In an article published Jan. 8, SUNY Oswego biology faculty member Dr. John Laundré suggests that a forest preserve in the Adirondack Mountains can accommodate the reintroduction 150 to 350 cougars, challenging previous findings.
In “The Feasibility of Northeastern U.S. Supporting the Return of Cougars,” published in the international conservation journal Oryx, Laundré cites cougars’ successful return to the urban interface of western cities and compares their recovery to similarly developed habitats in the Black Hills of South Dakota and the Big Cypress National Preserve of southern Florida.
In proposing to return the cougar to the giant New York State Forest Preserve, Laundré in his paper provides an updated re-evaluation of a 1981 study by emeritus SUNY College of Environmental Science and Forestry biologist Rainer Brocke, who concluded that road density would hinder any chance of cougar recovery to the 6-million-acre Adirondacks.
“Thirty years ago everyone thought cougars needed to live in the most remote places,” said Laundré, who studied the Western hemisphere’s second largest cat for 20 years in Idaho and Mexico, “but they’ve demonstrated that they are as adaptable as coyotes.” He cited the black bear’s comeback in New Jersey as further evidence of the viability of this kind of re-introduction.
He emphasized that a small population of cougars safely co-exists in the Santa Monica Mountains of West Los Angeles north of Malibu. “There’s even a young, radio-collared male running around LA’s Griffith Park,” he noted. “That’s like taking up residence in Van Cortlandt Park in the Bronx.”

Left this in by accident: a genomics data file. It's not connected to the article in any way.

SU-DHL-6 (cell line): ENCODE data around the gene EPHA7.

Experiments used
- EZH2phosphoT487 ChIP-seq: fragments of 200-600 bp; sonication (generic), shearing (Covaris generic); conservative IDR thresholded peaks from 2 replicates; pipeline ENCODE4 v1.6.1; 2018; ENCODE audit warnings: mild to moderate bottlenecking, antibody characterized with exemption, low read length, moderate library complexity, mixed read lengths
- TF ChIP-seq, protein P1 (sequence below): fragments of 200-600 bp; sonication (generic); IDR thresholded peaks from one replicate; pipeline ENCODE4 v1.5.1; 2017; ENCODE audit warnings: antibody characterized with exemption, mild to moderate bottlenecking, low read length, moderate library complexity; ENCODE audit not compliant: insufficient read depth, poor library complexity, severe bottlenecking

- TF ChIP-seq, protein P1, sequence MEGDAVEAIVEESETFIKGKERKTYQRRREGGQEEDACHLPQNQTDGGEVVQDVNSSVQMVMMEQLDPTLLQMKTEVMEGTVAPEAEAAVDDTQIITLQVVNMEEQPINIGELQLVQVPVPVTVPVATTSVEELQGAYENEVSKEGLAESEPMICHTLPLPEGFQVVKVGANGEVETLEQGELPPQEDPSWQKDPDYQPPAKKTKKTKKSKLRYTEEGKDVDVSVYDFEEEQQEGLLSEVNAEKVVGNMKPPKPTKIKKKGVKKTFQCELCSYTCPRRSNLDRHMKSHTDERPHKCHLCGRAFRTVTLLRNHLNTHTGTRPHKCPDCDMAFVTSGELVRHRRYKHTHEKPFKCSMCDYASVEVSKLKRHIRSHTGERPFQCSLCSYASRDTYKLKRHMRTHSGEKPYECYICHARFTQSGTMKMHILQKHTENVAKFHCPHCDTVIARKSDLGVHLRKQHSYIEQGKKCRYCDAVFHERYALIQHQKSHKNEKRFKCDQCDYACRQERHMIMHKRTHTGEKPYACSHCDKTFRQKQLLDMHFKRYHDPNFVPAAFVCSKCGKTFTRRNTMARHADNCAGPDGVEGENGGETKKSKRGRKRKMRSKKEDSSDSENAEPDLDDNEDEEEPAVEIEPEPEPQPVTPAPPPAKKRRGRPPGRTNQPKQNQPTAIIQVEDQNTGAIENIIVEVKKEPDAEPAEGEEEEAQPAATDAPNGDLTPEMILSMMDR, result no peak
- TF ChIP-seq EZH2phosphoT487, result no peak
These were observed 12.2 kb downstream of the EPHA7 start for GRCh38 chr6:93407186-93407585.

Market hunting of prey like white-tailed deer nearly to extermination combined with state-sponsored predator bounty programs wiped out the cougar in the Adirondacks by the end of the 19th century. Laundré noted that white-tailed deer have recovered to super-saturation, critically threatening forest regeneration throughout the state, a pending ecosystem collapse highlighted in the New York State Department of Environmental Conservation’s 2011 State Forest Management Plan.
Laundré‘s ecology research in Yellowstone after wolves were restored to the national park in 1995 was the first to identify how predator presence changes prey vigilance and browsing behavior.
“Cougars hunt at the edges of rivers and in forests that provide lots of cover,” said the author of the 2012 book “Phantoms of the Prairie: The Return of Cougars to the Midwest.” “Deer learn where they are in most danger from predators, which self-restricts where they feed; plants start coming back that the deer would normally just vacuum up.”
His groundbreaking Yellowstone study and subsequent research found that “wolves and cougars are, in a sense, shepherds of these wild herds of deer, keeping them from overgrazing the forest.”
Considering years of cougar predation studies, his Adirondack analysis suggests that cougars annually would take about 8 percent of the forest preserve’s estimated 50,000 to 80,000 white-tailed deer, a number he called easily sustainable in conjunction with the current hunter harvest and wildlife management protocols.
“If 5,000 cougars can co-exist with 37 million people in California, then the cougar’s ancestral home, our nation’s first wilderness, the Adirondacks, can certainly support them,” Laundré said.
A visiting instructor in SUNY Oswego’s department of biological sciences and an expert in wildlife ecology and conservation, Laundré is vice president of the Cougar Rewilding Foundation.
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(Posted: Jan 08, 2013)